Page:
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20130118
20130118
Search Results 0 to 4 of about 5 (some duplicates have been removed)
in five years. >> susie: so is the slow growth environment coming to an end, or is the u.s. economy still stuck in neutral? suzanne pratt reports. >> reporter: ann lenane has sold real estate in up and down markets, what she says about today's market might surprise you. >> the real estate market is hot. it is on fire. >> reporter: her read on real estate market makes sense given that home sales and new construction are recovering from their recent steep declines. and, some economists believe housing will replace manufacturing as a key growth driver this year. beyond the housing, the economy has recently been showing other signs of strength. retail sales and manufacturing activity were surprisingly strong in december. today, we learned that jobless claims are at a five-year low. on top of that the stock market, often considered a leading indicator of the economy hit a five-year high today. we're not talking about any old high, it's the highest level for the s&p 500 since before the financial crisis. still, not all economists believe there's reason to celebrate, just yet. >> we've been loo
, then suppliers, larger communities and the environment. they're all important. they all need to be taken into consideration. but i think the real secret sauce to a successful conscious business is prioritizing customers and employees. >> tom: one thing you have to deal with when talking about prioritizing customers is retail prices. food prices specifically. you deal with these every day directly. food inflation is moderated certainly from the big year-over-year increases we saw in 2011. it's been volatile, though. so how do you deal with that for your stakeholders, for your customers? >> there's not-- honestly, there's not that much you can do about it because if your raw cost goes up, you sort of have to pass those on. and i mean, i always think people misunderstand inflation because it's really just the currency depreciating and working its way out through all the different sections. if the federal government increases the money supply faster than productivity you're going to see inflation. and that's what we're seeing in food right now because the fed's been increasing the money supp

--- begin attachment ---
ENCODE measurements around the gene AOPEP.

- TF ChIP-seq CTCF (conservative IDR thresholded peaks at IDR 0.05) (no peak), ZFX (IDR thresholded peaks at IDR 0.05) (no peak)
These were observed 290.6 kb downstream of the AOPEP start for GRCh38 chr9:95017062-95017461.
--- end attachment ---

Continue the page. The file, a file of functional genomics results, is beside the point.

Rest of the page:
Search Results 0 to 4 of about 5 (some duplicates have been removed)